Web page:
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  • Author or Editor: J. Bakonyi x
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Species hybrids were created via fusion of zoospores of two morpho­logically distinct species, P. infestans and P. nicotianae. Sixteen putative hybrid isolates were recovered that expressed differential drug resistance of each parent. Repetitive DNA of P. nicotiane was detected readily in all of these isolates by hybridization with the species-specific DNA probe, pPP33A. DNA of P. infestans was detected in only two putative hybrid isolates using PCR and primer pair ITS3 and PINF2. The two true hybrids were more similar to P. nicotianae than to P. infestans on the basis of pathogenic, morphological and molecular evidence. Additionally, hybrids expressed modified host ranges compared to parental species. Fusion of zoospores or hyphae may contribute to formation of such hybrids, particularly in the case of heterothallic species in which the joint occurrence of compatible mating types is rare. Zoospore fusion may prove useful as a tool to study hybridization, pathogenesis, and sources of natural diversity of species.

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Twenty-seven isolates of Phytophthora infestans collected in Hungary in 2001 were tested for mating type, response to metalaxyl, isozyme geno­type at glucose-6-phosphate isomerase (Gpi) and peptidase A (Pep) loci and nuclear DNA fingerprints with probe RG57. The ratios of the mating types A1 to A2 were 5:6 and 9:7 among isolates from potato and tomato, respectively. Seventeen isolates were sensitive to metalaxyl, 1 isolate responded intermediately and 9 isolates were resistant. No novel combi­nations of isozyme alleles were found; all isolates were Gpi 100/100, and genotypes at the Pep locus were 96/96 (63%), 83/96 (11%) and 100/100 (26%). In contrast, all of the 22 RG57 fingerprints exhibited patterns that have not been reported in Hungary before. On the basis of combined traits, 22 multilocus genotypes, unnoted elsewhere in Europe, were con­struct­ed among the 27 isolates analysed. These results indicate that varia­bi­lity in the Hungarian P. infestans populations is likely due to local events (asexual and sexual interactions) rather than migration from other countries.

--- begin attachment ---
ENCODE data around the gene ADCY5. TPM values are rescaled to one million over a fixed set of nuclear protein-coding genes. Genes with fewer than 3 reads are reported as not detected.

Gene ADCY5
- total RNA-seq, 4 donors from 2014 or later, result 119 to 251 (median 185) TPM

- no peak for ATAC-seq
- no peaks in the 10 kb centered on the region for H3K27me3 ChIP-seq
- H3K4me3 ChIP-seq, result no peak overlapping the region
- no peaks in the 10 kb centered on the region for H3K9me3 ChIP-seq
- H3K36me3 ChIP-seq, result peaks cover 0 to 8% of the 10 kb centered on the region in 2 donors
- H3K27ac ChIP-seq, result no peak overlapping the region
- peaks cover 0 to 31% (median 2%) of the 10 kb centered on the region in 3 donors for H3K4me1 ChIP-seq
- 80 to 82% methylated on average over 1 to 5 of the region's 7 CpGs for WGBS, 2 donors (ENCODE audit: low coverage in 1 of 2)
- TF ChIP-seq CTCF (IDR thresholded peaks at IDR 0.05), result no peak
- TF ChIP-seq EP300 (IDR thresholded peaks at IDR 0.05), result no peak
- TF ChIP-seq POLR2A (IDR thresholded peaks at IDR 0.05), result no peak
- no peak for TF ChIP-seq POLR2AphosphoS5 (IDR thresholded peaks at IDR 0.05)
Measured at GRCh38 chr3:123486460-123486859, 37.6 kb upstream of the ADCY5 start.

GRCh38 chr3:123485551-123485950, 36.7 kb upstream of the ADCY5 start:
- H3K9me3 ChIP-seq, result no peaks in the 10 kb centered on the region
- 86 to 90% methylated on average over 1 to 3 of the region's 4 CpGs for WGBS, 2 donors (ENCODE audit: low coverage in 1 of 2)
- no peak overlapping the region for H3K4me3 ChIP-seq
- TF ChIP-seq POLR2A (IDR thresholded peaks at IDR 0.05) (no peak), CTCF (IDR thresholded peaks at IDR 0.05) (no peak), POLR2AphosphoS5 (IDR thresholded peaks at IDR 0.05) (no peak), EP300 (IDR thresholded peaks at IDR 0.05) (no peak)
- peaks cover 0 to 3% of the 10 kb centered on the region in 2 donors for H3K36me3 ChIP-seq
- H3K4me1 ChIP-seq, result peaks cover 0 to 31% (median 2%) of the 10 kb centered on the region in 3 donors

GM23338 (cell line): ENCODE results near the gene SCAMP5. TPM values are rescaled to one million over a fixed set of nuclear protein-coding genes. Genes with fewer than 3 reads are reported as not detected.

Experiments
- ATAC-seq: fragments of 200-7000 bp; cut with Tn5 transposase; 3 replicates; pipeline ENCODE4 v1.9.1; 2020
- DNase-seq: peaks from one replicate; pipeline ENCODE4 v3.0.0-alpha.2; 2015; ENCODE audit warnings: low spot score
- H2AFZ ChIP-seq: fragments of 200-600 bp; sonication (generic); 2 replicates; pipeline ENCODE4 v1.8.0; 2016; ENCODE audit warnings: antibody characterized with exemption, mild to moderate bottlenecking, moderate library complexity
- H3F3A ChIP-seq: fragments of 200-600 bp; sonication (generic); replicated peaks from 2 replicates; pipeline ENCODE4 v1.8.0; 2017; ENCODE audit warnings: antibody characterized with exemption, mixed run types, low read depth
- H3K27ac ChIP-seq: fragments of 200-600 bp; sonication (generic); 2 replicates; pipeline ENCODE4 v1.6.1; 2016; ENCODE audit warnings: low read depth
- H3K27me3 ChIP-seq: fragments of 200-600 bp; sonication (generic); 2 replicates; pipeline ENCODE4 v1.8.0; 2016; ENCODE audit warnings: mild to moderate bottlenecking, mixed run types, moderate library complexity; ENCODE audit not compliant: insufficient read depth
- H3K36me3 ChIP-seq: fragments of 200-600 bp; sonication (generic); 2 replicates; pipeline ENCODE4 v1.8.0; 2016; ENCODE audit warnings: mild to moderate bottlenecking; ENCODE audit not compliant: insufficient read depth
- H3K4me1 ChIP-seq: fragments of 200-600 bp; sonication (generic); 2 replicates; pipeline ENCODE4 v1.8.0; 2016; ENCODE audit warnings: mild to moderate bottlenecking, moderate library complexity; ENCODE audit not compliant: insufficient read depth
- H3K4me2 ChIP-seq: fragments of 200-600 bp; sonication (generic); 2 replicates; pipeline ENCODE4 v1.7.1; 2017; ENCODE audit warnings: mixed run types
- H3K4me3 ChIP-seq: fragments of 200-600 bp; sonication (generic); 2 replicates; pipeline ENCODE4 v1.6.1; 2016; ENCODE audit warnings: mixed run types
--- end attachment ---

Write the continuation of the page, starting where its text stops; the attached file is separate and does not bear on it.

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Phytophthora alni is a species hybrid that causes a destructive root and collar rot disease of alders throughout Europe. Its subspecies, P. alni subsp. alni (Paa), P. alni subsp. uniformis (Pau) and P. alni subsp. multiformis (Pam) can be distinguished on the basis of phenotypic and genotypic traits. In this study, we report evidence of an unusual genomic combination of two subspecies occurring in two P. alni isolates from Hungary. These isolates, which had previously been identified as Paa using hybrid-specific PCR primers and morphological traits, exhibited a mitochondrial DNA restriction pattern identical to that of Pau. However, RAPD patterns and isozyme profiles of nuclear genes encoding glucose-phosphate isomerase (Gpi) and malate dehydrogenase (Mdh) of the two atypical isolates were identical to those found in all Paa isolates. Isozyme analysis also revealed a novel allele at the putative Mdh-1 locus in Paa and Pam isolates. The atypical Paa isolates have likely emerged as a result of hybridization events in the P. alni population between Paa and Pau .